NEISSERIA TEST

Cat. no. K9187 Neisseria Test 26 tablets/bottle

PRINCIPLES/DISCUSSION

Neisseria spp. produce enzymes which hydrolyze various chromogenic substrates. When these substrates are bound to another base, the hydrolysis will produce a color reaction, some apparent immediately and others by the addition of color developers. Neisseria test tablets, by combining three non-interferring substrates (gamma-glutamyl nitroanalide, bromo-chloro-indol-beta-D galactopyranoside, and proline-naphthylamide) allow organism confirmation from a single tube.

The reaction will be yellow or blue: Neisseria meningitidis produces the enzyme gamma-glutamylaminopeptidase which releases the nitroanilide base which will turn the test yellow. Neisseria lactamica contains the enzyme beta-galactosidase which will turn the test blue.

The last reaction shows hydrolysis of proline releasing free naphthylamide which turns red after adding PEP Reagent. Neisseria gonorrhoeae is the only positive for this test.

SDS

Each tablet consists of approximately 0.5mg each of the applicable substrates with inert fillers and tableting compounds. None of the ingredients are hazardous in this form. Uninoculated tubes may be discarded in normal trash. The developer contains hydrochloric acid, which will stain surfaces and hands, and is corrosive.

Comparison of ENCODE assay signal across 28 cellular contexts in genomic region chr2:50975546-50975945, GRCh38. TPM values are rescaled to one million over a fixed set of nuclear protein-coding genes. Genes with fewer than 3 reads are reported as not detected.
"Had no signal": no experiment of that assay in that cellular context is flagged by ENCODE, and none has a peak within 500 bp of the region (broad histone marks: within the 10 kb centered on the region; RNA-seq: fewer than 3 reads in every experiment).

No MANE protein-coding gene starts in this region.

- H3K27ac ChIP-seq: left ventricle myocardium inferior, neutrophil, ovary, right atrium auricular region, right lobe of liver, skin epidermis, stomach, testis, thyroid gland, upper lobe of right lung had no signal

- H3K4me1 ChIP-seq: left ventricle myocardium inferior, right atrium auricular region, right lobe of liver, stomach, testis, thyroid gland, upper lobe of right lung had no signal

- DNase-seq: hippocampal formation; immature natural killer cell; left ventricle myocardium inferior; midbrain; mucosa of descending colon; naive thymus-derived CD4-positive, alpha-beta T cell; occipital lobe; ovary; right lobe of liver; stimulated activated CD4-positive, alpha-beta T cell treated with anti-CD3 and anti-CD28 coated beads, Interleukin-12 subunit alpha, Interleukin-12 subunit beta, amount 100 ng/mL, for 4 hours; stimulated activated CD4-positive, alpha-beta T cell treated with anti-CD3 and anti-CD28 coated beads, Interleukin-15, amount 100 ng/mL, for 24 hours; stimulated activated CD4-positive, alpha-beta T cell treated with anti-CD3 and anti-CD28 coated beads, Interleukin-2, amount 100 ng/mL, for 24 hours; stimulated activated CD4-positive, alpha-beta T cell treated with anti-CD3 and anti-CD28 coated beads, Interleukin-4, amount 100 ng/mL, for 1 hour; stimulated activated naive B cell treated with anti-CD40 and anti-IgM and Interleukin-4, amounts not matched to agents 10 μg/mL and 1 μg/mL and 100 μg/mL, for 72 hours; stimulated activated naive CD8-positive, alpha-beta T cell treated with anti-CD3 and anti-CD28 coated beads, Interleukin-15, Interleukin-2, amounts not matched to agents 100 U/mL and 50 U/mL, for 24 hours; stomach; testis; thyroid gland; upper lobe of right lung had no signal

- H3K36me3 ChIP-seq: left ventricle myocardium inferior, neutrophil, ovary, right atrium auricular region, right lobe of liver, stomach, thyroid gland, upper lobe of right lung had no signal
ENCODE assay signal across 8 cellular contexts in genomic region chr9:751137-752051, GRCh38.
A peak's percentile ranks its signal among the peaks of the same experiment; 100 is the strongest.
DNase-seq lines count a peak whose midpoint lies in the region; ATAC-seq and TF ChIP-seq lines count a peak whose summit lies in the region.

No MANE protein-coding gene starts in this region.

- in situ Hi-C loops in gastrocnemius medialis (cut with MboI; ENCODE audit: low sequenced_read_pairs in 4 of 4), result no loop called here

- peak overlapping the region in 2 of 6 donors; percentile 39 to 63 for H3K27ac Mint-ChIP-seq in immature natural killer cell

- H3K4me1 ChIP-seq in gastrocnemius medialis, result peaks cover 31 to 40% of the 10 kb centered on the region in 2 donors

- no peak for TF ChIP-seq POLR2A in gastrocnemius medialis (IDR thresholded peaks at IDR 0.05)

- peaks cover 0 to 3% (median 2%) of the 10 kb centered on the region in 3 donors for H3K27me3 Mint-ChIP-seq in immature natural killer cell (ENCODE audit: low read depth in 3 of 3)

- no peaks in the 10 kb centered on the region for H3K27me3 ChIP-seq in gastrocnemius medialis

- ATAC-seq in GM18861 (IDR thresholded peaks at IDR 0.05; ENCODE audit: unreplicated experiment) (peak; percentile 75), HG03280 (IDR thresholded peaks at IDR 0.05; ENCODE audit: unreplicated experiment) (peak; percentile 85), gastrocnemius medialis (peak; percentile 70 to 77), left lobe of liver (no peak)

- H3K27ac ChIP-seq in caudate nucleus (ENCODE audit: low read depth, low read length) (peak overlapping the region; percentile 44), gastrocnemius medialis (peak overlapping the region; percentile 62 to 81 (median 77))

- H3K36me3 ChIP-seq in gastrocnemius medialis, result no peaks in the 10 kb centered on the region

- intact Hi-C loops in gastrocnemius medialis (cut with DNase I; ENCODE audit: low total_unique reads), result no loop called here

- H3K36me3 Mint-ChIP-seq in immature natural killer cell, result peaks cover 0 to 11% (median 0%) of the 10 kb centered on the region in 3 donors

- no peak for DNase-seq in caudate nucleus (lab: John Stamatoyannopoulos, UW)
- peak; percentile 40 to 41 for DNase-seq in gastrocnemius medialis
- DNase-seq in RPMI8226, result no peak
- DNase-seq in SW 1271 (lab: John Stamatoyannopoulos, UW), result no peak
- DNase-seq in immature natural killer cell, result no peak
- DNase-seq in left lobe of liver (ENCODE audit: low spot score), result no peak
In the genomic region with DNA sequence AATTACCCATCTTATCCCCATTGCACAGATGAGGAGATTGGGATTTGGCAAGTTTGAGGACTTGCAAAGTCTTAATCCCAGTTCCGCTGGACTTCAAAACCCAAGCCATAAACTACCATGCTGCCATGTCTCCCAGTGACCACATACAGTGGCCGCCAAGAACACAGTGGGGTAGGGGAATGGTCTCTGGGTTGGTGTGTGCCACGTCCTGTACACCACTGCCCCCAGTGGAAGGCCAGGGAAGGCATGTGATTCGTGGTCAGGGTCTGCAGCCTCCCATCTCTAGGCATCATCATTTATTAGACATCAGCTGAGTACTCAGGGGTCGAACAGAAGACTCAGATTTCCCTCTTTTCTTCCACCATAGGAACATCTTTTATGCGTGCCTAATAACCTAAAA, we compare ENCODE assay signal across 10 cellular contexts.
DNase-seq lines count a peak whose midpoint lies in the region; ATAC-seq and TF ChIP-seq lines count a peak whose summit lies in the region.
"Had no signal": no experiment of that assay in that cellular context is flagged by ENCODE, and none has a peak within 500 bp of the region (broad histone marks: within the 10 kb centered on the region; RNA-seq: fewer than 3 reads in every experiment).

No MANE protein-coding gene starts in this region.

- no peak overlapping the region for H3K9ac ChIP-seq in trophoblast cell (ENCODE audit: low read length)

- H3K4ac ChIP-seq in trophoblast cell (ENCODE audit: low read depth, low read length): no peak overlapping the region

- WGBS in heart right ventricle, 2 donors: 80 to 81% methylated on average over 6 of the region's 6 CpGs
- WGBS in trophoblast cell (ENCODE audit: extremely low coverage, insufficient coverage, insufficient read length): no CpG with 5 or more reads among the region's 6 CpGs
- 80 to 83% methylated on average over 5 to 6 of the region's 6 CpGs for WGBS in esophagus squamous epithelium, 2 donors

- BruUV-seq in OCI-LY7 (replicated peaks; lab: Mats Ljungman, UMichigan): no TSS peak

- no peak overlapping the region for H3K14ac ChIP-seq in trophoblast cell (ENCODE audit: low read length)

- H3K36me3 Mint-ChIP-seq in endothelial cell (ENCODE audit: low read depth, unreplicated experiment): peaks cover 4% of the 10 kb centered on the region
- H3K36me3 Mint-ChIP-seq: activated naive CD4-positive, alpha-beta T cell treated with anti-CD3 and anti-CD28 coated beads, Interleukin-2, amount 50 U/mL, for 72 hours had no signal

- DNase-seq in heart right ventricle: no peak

STORAGE

Store all materials in the refrigerator between uses. It is not necessary to bring tablets or reagent to room temperature before use.

MATERIALS PROVIDED

Tablets are sold ready to use in test tubes, 26 tubes per bottle with PEP Reagent provided. Usage requires 24 hour growth on Chocolate, Thayer Martin or Martin Lewis media.

MATERIALS REQUIRED BUT NOT PROVIDED

Swabs for harvesting colonies (cotton preferred)
Distilled water, neutral pH

PROCEDURE

1. Add 3 drops of distilled water to the tube containing the tablet.

2. Using a swab harvest 5-10 colonies from fresh 24 hour growth on a plate or slant, mixing thoroughly. It is not necessary for the tablet to dissolve. Leave the swab in the tube during incubation.

Note: A loop or stick may be used for harvesting, however the proline reaction must be incubated for 2 hours in that case.

3. Incubate at 37°C for 30 minutes. Tests may be held as long as 2 hours but not longer as false-positives may occur.

INTERPRETATION

(Read and interpret in the exact sequence listed)

1. If the test is yellow the organism is Neisseria meningitidis . Results may be very light yellow or appear to be unchanged. In this case, Neisseria meningitidis may be confirmed by adding reagent at step 3.

2. If the test is blue, the organism is Neisseria lactamica .

3. If all of the above are negative, perform the aminopeptidase test by adding 1 drop of reagent to the swab and reincubating for 5 minutes. Positive orange/red results indicate the organism is Neisseria gonorrhoeae . If the tube was pale yellow before adding reagent (questionable gamma glutamyl) and turns blue or purple at this point, it indicates the organism is Neisseria meningitidis which had a positive gamma glutamyl reaction and a positive proline reaction.

N. meningitidis